There are four major ligaments that stabilize the knee joint that include the anterior cruciate ligament (ACL), posterior cruciate ligament (PCL), medial collateral ligament (MCL), and lateral collateral ligament (LCL). The MCL ligament provides resistance against lateral-to-medial (valgus) stressors and the LCL provides similar resistance to medial-to-lateral movements (varus). The MCL is more commonly injured due to sudden or intense force from lateral to medial while the foot is planted, which is why this is more commonly seen in physical sports like football, ice hockey, and wrestling. The majority of LCL sprains occur at the fibular head along the outside of the knee commonly due to non-contact forces when in full knee extension and/or excessive varus movement.
There are different classifications for ligament injuries that include Grade I, II, or III which would be ruptured ligament. If there is a significant enough injury, there can be multiple ligaments involved such as the ACL, MCL, and medial meniscus injured together. A thorough examination and imaging can rule in or out some of these findings and then you can feel more confident about knowing your options going forward.
Symptoms commonly include:
-Painful or decreased range of motion
-Local pain or swelling to the affected ligament
-Increase in pain with activity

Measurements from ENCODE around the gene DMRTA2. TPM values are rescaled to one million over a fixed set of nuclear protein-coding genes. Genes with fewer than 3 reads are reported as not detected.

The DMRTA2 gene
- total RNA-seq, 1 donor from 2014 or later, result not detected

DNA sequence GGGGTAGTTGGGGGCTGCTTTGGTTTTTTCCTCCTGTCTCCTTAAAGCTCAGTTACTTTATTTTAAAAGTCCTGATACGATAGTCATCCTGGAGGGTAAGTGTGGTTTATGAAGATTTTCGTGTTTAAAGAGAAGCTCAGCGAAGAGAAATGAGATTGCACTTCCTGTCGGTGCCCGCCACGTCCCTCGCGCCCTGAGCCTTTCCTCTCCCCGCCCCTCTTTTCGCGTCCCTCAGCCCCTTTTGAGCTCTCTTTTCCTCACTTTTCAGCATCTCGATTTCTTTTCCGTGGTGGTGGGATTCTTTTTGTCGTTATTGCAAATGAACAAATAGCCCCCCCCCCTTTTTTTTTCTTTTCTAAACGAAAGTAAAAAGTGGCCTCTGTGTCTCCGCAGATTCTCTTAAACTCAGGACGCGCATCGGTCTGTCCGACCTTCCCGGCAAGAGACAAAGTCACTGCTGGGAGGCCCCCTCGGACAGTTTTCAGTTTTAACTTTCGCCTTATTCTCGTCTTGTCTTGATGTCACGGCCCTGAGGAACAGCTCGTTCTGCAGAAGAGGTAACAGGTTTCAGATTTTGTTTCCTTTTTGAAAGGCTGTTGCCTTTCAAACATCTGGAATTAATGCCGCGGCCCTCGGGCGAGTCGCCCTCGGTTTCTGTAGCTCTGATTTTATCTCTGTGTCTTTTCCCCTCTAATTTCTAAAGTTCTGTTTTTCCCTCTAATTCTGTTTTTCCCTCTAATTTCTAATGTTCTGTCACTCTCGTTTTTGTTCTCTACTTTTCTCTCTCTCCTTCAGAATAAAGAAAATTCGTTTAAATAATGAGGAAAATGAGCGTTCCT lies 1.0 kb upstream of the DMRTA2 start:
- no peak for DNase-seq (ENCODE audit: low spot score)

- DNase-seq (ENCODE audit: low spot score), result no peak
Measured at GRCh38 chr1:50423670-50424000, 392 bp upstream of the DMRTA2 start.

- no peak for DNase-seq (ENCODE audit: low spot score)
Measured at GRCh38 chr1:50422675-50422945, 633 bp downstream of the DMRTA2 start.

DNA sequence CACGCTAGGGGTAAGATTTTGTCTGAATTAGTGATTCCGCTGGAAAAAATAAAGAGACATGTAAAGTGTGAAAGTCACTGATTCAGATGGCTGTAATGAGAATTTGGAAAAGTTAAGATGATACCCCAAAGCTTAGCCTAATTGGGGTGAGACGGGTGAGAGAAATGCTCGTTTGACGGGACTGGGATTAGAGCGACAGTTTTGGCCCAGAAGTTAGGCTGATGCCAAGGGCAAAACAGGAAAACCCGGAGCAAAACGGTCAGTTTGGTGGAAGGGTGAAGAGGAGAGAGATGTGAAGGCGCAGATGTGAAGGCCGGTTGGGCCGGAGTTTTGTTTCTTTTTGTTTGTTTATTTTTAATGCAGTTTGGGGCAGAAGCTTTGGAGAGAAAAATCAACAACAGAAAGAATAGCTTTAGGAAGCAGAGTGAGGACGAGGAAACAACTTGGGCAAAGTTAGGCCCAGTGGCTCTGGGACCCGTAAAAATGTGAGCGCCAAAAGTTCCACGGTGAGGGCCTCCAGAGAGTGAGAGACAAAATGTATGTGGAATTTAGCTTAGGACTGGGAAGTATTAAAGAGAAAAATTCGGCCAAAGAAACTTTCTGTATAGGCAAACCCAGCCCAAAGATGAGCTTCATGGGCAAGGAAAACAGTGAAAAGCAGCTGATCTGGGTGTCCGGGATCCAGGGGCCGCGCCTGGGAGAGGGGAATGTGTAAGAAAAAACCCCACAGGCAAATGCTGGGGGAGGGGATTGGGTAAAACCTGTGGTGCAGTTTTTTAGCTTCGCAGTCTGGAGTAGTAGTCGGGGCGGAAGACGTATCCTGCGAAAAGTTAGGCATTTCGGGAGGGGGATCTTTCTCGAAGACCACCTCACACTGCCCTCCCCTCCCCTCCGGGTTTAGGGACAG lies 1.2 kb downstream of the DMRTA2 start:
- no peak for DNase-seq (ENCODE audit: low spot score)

-Feeling of weakness or instability
If there is a Grade I or II MCL or LCL injury, this is commonly treated conservatively and non-surgically. The clinician can decide if a knee brace is necessary to externally support the knee and decrease pain symptoms. Using modalities like the Winback TECAR unit, laser therapy, shockwave therapy, or blood flow restriction therapy can decrease pain and speed up the healing time. We utilize BFR to help maintain muscle mass and introduce light load to the affected area during the early stages of rehab.
One of the biggest keys early on is to regain a pain-free range of motion and introduce light loads. Strengthening exercises included focusing on the strength and endurance of the quadriceps, hamstrings, calves, and hip musculature are most commonly introduced in the early to mid stages of an MCL or LCL rehab program. The last but crucial step would be to incorporate functional and sport-specific movements into one’s rehab program to ensure one can perform the activity safely and without pain.
The time frame usually correlates with the degree of injury so Grade I could take 2-4 weeks, Grade 2 could take 4-8 weeks with treatment and rehab, and Grade III is about 12-16 weeks due to recovering from surgery.
If you have questions about Knee Sprains and how you can manage them to have a better quality of life and continue to play sports, contact us at 727-228-3030 or schedule an appointment at strengthchiro.com
Dr. Caleb Hebert